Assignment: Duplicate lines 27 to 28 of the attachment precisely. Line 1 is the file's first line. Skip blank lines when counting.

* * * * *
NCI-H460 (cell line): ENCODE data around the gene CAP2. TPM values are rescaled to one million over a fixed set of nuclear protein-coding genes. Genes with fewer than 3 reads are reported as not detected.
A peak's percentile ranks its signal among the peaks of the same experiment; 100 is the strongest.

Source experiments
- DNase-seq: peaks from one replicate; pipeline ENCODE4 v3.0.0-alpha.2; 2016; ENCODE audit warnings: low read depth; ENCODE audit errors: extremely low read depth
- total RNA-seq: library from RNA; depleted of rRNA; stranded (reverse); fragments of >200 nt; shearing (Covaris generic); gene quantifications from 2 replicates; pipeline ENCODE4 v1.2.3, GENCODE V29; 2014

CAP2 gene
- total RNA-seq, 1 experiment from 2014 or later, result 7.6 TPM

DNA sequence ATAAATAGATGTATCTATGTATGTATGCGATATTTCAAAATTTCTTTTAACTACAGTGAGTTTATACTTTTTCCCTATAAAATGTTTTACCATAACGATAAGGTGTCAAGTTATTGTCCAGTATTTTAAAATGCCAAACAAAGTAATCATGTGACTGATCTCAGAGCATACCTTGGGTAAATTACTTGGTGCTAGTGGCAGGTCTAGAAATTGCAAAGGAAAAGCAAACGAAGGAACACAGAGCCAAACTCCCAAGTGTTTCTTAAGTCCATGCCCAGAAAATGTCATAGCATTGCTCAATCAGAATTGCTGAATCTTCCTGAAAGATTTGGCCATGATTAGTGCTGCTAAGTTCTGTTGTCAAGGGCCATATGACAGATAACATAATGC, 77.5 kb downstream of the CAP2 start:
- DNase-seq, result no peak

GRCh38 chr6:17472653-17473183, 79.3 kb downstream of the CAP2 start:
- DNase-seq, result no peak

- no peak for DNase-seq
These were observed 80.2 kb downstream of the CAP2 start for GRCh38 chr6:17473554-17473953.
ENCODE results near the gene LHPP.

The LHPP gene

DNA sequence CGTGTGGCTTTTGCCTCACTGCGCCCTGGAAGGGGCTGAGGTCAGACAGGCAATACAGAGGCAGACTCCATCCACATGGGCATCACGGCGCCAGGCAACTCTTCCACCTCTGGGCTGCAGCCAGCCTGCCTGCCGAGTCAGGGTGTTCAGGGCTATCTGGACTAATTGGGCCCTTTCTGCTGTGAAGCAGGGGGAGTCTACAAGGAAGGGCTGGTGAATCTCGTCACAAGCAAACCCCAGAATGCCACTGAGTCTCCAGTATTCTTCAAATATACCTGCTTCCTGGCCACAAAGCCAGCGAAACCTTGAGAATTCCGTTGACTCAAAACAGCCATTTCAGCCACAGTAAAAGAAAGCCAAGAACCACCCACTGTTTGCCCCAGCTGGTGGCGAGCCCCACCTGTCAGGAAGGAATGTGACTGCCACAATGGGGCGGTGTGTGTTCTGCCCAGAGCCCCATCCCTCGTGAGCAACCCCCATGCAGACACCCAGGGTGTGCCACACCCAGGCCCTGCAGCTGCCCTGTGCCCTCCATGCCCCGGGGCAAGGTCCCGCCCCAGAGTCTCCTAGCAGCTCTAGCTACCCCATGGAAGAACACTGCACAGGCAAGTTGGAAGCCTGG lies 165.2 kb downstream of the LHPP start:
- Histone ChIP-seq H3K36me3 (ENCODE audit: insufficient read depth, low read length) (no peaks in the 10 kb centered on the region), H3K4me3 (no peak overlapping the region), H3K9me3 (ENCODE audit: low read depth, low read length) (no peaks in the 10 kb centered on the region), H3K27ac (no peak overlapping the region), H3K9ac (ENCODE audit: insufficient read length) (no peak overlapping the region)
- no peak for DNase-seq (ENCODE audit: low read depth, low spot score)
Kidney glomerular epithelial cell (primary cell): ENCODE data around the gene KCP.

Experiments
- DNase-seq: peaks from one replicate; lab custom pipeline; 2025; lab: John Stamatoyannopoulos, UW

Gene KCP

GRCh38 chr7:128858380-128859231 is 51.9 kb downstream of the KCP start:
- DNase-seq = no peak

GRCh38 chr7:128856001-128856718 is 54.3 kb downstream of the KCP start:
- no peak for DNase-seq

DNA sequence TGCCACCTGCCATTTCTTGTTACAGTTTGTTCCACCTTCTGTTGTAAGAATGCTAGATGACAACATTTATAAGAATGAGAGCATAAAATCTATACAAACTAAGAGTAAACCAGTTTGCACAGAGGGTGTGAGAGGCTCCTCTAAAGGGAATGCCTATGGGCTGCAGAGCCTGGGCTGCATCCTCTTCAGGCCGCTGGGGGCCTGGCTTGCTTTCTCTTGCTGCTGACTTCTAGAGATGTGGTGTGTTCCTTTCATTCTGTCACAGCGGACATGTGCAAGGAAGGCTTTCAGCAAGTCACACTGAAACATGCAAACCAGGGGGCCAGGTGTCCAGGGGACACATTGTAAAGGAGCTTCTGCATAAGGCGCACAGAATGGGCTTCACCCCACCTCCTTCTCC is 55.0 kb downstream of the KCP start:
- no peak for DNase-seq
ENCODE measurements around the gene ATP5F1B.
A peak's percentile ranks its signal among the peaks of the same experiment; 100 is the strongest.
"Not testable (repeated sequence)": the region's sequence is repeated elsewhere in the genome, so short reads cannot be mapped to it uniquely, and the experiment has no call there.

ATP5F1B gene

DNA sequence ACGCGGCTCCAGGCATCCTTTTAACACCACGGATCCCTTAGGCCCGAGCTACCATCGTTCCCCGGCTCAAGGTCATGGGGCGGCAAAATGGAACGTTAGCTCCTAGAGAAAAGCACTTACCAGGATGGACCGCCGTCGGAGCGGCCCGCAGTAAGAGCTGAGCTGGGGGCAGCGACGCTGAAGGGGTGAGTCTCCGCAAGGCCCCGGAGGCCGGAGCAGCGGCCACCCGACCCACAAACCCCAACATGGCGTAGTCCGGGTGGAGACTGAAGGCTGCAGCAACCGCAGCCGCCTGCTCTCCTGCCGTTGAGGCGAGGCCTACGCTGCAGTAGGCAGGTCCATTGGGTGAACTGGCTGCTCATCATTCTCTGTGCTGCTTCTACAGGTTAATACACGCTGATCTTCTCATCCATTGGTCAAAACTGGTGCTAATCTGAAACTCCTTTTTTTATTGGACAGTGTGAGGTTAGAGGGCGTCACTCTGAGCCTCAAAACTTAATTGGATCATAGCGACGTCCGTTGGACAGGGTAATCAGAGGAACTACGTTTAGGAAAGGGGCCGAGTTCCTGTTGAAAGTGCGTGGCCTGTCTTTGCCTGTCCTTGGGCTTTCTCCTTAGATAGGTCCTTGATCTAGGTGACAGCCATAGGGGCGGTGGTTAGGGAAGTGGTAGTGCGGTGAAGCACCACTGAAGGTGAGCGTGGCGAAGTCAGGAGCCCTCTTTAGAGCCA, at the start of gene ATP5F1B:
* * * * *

DNA sequence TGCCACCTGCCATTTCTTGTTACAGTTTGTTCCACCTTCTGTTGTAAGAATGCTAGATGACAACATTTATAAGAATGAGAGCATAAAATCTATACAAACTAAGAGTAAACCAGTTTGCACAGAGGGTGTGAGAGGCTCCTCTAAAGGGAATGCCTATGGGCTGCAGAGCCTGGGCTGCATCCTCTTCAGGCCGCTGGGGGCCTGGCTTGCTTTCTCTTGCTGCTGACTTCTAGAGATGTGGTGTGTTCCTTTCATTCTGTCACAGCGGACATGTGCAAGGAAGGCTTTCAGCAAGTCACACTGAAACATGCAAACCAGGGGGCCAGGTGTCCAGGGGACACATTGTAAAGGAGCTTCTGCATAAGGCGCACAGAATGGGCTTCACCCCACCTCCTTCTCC is 55.0 kb downstream of the KCP start:
- no peak for DNase-seq